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Carl Schlechter vs Richard Reti
7th Trebitsch Memorial (1915), Vienna AUH, Nov-06
French Defense: Exchange Variation (C01)  ·  1-0



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Kibitzer's Corner
Mar-28-21  thelegendisback: I can't believe this game has no kibitzing. Schlechter's spectacular Nxg7!? seems to be a Tal-esque type of sac.
Premium Chessgames Member
  0ZeR0: I had never seen this game before, but now thanks to your comment, I have. The sacrifice by Schlechter indeed seems spectacular.

After analyzing the game with an engine it appears black was already winning before the sacrifice, but it was still the correct choice for white given the circumstances.

After 16...Kxg7 17.Bh6+ Kh8 18.Qg5 black makes a slight error with 18...f6. The correct way to go was to give back material with 18...Be5 19.dxe5 Qxe5 20.Qxe5 Rxe5 and black is simply a rook up. However, even with 18...f6 black is still better. The real mistake that loses all advantage for black was 21...Bf8. But it is difficult to find the correct move here and it's understandable that black wants to trade some attackers off. From this point Reti would have had to calculate some monumentally complex defensive lines. Incredibly, 21...Re6! inviting the bishop check and potential discoveries is correct: 22.Bg7+ Kg8 23.Bf6+ (23.Nf6+ Kf7 24.Bh8 Bh2+ 25.Kh1 Rxf6 26.Qh5+ Ke6 27.Bxf6 Qf7 28.Qh4 Be6 and black is winning) Kf8 24.Qh6+ Ke8 25.Ng7+ Kf7 26.Nxe6 Bxe6 and white has nothing. 21...Bf5 is also playable albeit not as good: 22.Bg7+ (taking the offered bishop simply gives black more time to get his pieces into defensive positions) 22...Kg8 again placing the king in the firing line, 23.Nf6+ (23.Be5+ Bg6 24.Nf6+ Kf7 25.Nxe8 Kxe8 26.f4 exf4 27.Re1 Bxe5 28.Rxe5+ Kf7 29.Qf4+ Kg7 and white has nothing better to do but grab the pawn, 30.Qxf3 but now black will mobilize his forces and win) Kf7 24.Qxf5 Bh2+ 25.Kh1 Kxg7 26.Nxe8+ Rxe8 27.Qg5+ Kh8 28.Kf6+ Qg7 and it's clear black is winning.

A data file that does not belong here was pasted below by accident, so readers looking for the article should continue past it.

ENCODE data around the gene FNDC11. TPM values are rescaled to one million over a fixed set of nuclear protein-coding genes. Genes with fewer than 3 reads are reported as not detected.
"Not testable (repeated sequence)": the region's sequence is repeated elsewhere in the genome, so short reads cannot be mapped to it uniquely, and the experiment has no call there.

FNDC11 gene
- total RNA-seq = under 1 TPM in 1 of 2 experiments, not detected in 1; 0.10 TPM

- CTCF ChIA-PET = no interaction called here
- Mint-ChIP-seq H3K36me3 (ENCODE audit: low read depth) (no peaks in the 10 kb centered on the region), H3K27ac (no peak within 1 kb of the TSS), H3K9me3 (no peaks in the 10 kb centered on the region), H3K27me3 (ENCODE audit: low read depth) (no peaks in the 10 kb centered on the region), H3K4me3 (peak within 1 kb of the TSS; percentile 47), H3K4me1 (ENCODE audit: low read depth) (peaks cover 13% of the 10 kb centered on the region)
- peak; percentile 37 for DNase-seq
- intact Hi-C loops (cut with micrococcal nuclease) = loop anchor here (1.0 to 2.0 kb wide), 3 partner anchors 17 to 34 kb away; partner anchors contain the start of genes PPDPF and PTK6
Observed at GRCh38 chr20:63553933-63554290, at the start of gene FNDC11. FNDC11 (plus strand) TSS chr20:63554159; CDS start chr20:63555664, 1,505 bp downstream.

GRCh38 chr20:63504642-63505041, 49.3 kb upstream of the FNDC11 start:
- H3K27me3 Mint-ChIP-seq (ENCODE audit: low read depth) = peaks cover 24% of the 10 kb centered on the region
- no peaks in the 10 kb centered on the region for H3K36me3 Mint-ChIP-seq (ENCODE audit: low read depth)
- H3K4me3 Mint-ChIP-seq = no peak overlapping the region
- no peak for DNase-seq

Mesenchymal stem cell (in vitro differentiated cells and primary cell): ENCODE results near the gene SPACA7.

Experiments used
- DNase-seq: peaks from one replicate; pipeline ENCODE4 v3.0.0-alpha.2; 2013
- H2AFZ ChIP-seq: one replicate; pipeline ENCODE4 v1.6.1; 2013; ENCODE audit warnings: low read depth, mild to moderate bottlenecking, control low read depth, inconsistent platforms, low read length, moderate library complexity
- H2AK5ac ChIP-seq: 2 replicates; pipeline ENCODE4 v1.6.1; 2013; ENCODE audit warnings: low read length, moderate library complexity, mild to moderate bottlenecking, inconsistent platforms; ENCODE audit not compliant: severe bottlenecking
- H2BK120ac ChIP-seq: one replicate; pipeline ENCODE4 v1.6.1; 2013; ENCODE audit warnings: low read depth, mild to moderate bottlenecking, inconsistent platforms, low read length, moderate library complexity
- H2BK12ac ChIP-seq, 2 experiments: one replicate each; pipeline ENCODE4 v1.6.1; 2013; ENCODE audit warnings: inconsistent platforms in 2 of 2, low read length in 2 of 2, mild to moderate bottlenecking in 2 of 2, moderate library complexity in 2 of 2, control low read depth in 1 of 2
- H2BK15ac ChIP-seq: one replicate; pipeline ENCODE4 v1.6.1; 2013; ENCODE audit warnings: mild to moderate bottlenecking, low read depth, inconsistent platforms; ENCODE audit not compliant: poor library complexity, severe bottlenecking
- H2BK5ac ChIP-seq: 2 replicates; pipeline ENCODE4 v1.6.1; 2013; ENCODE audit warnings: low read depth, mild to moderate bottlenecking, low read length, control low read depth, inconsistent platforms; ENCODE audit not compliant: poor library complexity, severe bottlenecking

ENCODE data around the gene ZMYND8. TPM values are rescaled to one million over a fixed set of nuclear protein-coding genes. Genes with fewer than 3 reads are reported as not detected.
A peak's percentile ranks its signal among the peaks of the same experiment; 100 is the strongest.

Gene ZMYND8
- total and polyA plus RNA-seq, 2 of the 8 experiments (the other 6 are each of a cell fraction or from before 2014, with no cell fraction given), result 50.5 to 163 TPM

All in all 16.Nxg7 was a great move to heavily complicate things in a much worse position. Bravo, Schlechter!

Premium Chessgames Member
  beatgiant: <0ZeR0>
<18...Be5 19.dxe5 Qxe5 20.Qxe5 Rxe5 and black is simply a rook up.> I count two rooks for both sides in that position. Am I blind, or are you?
Premium Chessgames Member
  0ZeR0: <beatgiant>

You are correct of course. What I meant to say is black is up a knight.

Premium Chessgames Member
  beatgiant: <0ZeR0>

click for larger view

I see 2 rooks, 1 knight, 1 bishop, 1 king and 6 pawns for each side. Complete material equality.

Premium Chessgames Member
  0ZeR0: <beatgiant>

You're correct again. Apparently I completely forgot about the knight on g3 in my analysis.

Premium Chessgames Member
  0ZeR0: And boy does that change things...

Which is rather unfortunate because I seemed to have made things much more complex and interesting than they actually were. So black does not have any advantage before the sacrifice. The position is basically completely equal. While the engine doesn't mind 16.Nxg7, it prefers 16.Nxd6 Qxd6 17.Re1 f5 18.Bf4 still with approximate equality. Black is fine until 27.Rd5 which blunders the game away. It's not clear why Reti played this as simply retreating the bishop was fine.

Mar-28-21  thelegendisback: Maybe Reti didn't like Bd7 Nxe4 and white has 4 pawns for the piece and he started to search for alternatives. tbh it's hard to blame him, in spite of what the engines says the position is highly unpleasant for black. But yes Rd5 is a lemon I think he probably just completely missed f4 in his calculations.

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